In a major diplomatic breakthrough, the US and Russia have agreed on a draft UNSC resolution on destroying Syria's chemical weapons, breaking a two-and-a-half year deadlock over the vexed issue.
The UN Security Council will now meet to discuss a draft resolution that will impose "legally binding obligations" on Syria to eliminate its chemical weapons and threatens the war-torn nation with "consequences for non-compliance."
The breakthrough came after the US and Russia, long divided over whether to use threat of military force against President Bashar Al Assad's government if it fails to give up its chemical weapons, reached an agreement regarding the resolution.
US Secretary of State John Kerry said here that he was "pleased to have a meeting with (Russian) Foreign Minister Sergey Lavrov, and we did reach agreement with respect to the resolution."
"We're now doing the final work of pulling that language together, but its our hope that that process between the Organization for the Prevention of Chemical Weapons (OPCW) and the United Nations and its resolution can now move forward and give life, hopefully, to the removal and destruction of chemical weapons from Syria," Kerry said.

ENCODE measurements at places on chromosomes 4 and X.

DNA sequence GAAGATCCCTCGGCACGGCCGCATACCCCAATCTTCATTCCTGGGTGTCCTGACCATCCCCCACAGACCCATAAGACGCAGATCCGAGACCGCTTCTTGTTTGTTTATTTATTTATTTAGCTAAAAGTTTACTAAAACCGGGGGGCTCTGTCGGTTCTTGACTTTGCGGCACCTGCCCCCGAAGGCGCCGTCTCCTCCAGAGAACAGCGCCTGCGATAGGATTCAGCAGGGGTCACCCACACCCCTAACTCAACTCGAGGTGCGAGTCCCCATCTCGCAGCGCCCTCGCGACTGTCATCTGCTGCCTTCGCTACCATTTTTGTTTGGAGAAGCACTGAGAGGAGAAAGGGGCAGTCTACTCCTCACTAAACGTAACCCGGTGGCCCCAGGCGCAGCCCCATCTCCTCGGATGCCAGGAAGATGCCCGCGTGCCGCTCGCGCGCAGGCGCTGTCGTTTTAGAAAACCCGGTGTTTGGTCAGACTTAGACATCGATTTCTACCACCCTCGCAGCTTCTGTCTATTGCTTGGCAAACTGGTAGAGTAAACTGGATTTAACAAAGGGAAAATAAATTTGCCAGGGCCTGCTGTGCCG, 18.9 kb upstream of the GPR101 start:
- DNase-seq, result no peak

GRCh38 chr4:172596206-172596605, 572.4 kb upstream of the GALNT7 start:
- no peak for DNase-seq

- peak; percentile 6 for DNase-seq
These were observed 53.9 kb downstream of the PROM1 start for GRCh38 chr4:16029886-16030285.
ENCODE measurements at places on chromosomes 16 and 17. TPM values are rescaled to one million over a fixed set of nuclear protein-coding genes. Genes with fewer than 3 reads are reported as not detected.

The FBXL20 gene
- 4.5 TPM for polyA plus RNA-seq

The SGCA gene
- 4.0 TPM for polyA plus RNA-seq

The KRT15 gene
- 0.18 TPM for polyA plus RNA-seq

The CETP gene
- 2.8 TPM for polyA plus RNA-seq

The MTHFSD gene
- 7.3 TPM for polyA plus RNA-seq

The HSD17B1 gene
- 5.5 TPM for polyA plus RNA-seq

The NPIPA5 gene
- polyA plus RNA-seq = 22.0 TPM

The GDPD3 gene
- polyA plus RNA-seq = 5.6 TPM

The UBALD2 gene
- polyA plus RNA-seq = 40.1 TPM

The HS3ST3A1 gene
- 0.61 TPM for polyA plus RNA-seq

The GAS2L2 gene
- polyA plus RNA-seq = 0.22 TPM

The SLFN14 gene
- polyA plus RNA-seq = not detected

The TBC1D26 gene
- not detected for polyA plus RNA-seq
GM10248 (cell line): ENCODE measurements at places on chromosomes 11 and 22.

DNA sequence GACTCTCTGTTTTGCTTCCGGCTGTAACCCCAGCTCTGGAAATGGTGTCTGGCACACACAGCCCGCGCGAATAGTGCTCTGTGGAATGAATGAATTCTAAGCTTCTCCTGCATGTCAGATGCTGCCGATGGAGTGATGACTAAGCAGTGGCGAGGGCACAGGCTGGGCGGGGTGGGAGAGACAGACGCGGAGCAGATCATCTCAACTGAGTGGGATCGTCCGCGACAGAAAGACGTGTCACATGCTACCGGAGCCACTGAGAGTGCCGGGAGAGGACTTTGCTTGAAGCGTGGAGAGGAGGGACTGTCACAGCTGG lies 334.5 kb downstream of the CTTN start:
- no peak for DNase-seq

Kerry expressed hope that the Security Council "will pass a resolution that will make binding and enforceable the removal of the chemical weapons."
The 15-nation Council met late last night to discuss the draft resolution that will "uphold this international norm" by imposing legally binding obligations on the Syrian government to eliminate its chemical weapons programme.
"This resolution will require the destruction of a category of weapons that the Syrian government has used ruthlessly and repeatedly against its own people. And this resolution will make clear that there are going to be consequences for noncompliance," US Ambassador to the UN Samantha Power told reporters after the Security Council consultations on Syria.
Power said the draft resolution is the "outcome of intense diplomacy and negotiations" over the past two weeks.
"Our overarching goal was and remains the rapid and total elimination of Syria's chemical weapons programme. This is a class of weapons that the world has already judged must be banned because their use is simply too horrific. This is a fundamental belief shared by the United States, all members of the Security Council and 98 per cent of the world," she added.
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